Insurers and brokers are gearing up for the busy month before 1 October, the deadline by which all law firms in England and Wales must renew their professional indemnity insurance for 2004-2005.
In the meantime, firms are working to find ways to reduce rates, and their exposure to potential claims.
The profession has never been so alive to the threats facing lawyers on a day-to-day basis.
This will be the fifth year since the Solicitors Indemnity Fund (SIF) went into run-off and the solicitors’ indemnity market was flung open, and although little has officially changed during this time, the environment in which lawyers work has certainly altered.
When SIF was put into run-off on 1 September 2000, the Law Society had approved 35 insurers to provide cover for solicitors. The prospect of the market was tempting, and competition pushed premium rates down by £100m from the £250m raised by SIF in its final year.
Over the following years the market has thinned out substantially, and last year premiums for the primary layer of insurance – the compulsory first £1m of cover – were back at SIF levels.
With many firms waiting until September to renew their cover (the renewal deadline having changed this year from 1 September to 1 October), it is still too early to judge what rates may do. Estimates vary from little or no change to a rise of up to 15 per cent, although the sharp increases of the past two years are unlikely.
Only 15 insurers have been approved by the Law Society under its professional indemnity rules for the forthcoming year, and the bulk of the market will be shared among three: Zurich Professional, The St Paul, and QBE International. Between them, these insurers command nearly 60 per cent of the market for the primary layer of cover.
At the same time, firms are working hard to reduce the number of claims they face. Most claims are extremely small and are covered by the primary layer of insurance. Many occur as a result of administration glitches, such as a mistake in a letter or failure to make a note of a meeting. The other main area where claims originate is conveyancing and property work.
However, just one large commercial claim can be potentially very costly, prompting the largest firms to take out further layers of cover across several underwriters. Claims of this type are generally handled by external law firms specialising in professional indemnity work, such as Barlow Lyde & Gilbert and Reynolds Porter Chamberlain (RPC).
Preventing claims is the objective of every firm and insurers are placing risk management at the top of the agenda.
“It’s the main way the firm can lower its premium,” says Olivia Burren, senior risk management consultant at The St Paul.
Firms that have implemented risk management systems early should experience fewer claims and correspondingly better premiums.
Several are responding to the insurers by employing full-time risk managers, on top of the older and more common partner–led risk management committee, to oversee the many different factors that can cause a professional negligence claim against a firm.
The profile of the managers varies. Lovells’ Nicole Munro, for instance, comes from an accountancy background; Clare Wilson at Herbert Smith used to be a fee-earning partner but for the past 18 months has devoted all her time to risk management; and Eversheds’ Robert Chapman combines fee-earning with managing risk.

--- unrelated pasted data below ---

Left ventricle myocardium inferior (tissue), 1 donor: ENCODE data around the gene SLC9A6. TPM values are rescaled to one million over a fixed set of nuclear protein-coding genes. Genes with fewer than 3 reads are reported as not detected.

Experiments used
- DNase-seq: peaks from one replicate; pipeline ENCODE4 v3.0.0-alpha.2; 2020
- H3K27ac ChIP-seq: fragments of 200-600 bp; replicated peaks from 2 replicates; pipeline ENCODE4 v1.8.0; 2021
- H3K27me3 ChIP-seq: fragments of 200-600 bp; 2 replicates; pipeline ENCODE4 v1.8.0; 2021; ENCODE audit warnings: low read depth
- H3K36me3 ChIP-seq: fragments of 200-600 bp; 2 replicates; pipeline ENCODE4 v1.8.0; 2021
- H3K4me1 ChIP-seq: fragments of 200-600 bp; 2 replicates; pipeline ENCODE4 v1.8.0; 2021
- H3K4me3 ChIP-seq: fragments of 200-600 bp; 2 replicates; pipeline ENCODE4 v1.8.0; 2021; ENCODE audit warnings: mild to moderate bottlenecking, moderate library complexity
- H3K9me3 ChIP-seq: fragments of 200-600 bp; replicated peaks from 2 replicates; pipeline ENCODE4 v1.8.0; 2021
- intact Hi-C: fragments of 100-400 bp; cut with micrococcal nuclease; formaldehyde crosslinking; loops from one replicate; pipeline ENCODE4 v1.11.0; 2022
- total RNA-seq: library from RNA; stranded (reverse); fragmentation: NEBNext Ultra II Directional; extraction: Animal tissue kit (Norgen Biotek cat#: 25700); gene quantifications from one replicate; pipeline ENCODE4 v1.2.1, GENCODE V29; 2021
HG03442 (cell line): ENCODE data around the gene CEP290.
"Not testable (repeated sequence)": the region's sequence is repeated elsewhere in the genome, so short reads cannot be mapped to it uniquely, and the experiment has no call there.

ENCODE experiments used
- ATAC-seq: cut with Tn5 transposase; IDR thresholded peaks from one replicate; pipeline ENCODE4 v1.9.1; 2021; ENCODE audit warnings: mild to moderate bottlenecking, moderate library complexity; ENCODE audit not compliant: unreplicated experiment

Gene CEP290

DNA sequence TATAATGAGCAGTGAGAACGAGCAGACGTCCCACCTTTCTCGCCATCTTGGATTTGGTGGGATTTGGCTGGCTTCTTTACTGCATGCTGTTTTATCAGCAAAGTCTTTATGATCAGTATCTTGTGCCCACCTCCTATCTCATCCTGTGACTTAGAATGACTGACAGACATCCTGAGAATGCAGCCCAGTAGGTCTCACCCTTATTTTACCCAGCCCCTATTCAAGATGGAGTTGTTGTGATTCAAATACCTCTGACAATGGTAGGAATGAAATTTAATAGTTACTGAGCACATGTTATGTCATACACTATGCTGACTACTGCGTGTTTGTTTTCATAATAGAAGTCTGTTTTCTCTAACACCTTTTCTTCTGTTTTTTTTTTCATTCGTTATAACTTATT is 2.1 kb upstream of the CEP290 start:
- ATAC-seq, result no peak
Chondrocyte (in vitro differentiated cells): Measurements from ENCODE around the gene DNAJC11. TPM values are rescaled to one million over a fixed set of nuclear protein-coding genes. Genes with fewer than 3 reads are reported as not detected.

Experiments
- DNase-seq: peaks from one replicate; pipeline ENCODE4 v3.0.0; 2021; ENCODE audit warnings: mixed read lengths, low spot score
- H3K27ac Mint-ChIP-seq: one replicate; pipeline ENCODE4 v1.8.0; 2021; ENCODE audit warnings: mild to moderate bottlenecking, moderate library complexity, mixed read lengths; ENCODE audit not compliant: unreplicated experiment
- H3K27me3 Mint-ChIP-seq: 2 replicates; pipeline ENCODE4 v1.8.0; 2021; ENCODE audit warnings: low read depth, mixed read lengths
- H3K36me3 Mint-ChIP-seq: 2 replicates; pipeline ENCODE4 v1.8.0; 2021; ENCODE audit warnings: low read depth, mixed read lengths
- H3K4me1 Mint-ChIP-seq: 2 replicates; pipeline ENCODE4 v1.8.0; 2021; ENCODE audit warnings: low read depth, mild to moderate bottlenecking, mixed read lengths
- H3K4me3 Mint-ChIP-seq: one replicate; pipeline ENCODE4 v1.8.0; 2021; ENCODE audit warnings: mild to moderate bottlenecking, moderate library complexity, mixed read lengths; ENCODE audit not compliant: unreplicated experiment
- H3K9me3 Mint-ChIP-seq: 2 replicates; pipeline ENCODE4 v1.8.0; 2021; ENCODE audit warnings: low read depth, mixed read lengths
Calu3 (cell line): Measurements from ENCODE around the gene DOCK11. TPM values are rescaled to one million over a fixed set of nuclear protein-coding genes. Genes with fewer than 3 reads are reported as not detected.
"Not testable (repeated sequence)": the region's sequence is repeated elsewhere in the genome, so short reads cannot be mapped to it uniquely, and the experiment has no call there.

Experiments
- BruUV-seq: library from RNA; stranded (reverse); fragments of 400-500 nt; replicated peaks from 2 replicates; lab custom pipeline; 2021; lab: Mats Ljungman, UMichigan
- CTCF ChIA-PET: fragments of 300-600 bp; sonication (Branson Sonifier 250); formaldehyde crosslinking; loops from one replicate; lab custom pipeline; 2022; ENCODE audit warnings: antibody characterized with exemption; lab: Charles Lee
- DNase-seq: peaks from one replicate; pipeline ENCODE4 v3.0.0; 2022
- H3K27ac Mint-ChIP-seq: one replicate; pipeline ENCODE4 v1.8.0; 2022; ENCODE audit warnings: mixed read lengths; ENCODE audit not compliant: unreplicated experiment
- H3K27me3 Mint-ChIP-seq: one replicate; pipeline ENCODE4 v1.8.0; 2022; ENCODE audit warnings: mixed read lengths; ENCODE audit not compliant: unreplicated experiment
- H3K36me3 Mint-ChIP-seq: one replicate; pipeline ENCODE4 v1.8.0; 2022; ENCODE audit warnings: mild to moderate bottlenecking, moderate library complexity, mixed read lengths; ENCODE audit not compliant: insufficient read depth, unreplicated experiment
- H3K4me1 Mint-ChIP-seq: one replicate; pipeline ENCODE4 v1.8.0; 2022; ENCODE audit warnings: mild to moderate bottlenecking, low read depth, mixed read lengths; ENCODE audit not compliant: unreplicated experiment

One thing all the top firms have in common is their awareness of the importance of making sure everyone – from the newest secretary to the senior partner – knows about the pitfalls that can occur in the course of their work.
Training is vital, with inductions for newcomers and courses on money laundering the most common subjects. But the real key area is management of the client relationship.
“We see risk management as being part and parcel of the overall package of client care,” explains Fraser Ashman, CMS Cameron McKenna’s risk manager. Regular and open communication with clients can save a firm headaches further down the line.
The message from the professional indemnity industry is clear. Risk management is no longer an option. It is and will continue to be a necessity.
|Firm||Responsibility for managing risk||Risk committee?||Current system established|
|Clifford Chance||Chris Andrews (risk manager)||No||1 January 2000|
|Linklaters||Raymond Cohen (partner; no longer fee-earning)||No||November 2003|
|Allen & Overy||Heather McCallum (partner, no longer fee-earning)||Yes||May 2003|
|Lovells||Nicole Munro (risk manager)||Yes||2003|
|Eversheds||Robert Chapman (partner)||Yes||2002; adjusted February 2004|
|DLA||Julia Graham (risk manager)||No||2000|
|Slaughter and May||Anthony Newhouse (partner)||No||“Many years”|
|Herbert Smith||Clare Wilson (partner; no longer fee-earning)||Yes||January 2003|
|Norton Rose||Paul Giles (chairman)||Yes||Over a year|
|Ashurst||Charmian May (partnership secretary)||Yes||July 2004; risk management committee has been in place for years|
|Simmons||Miles Alexander (partner)||Yes||In place for many years|
|Camerons||Fraser Ashman (risk manager)||No||1999|
|Hammonds||Claire Wheat (risk manager)||No||January 2000|
|Addleshaws||Shared among a number of senior partners and directors||Yes||2001|
|BLP||Charlotte Balfry (finance director)||Yes||2004|
|SJ Berwin||Senior partner and finance director Mike Giles||Yes||In place for many years|
|Pinsents||Andrew Paton (partner)||Yes||June 2001|
|Source: The Lawyer|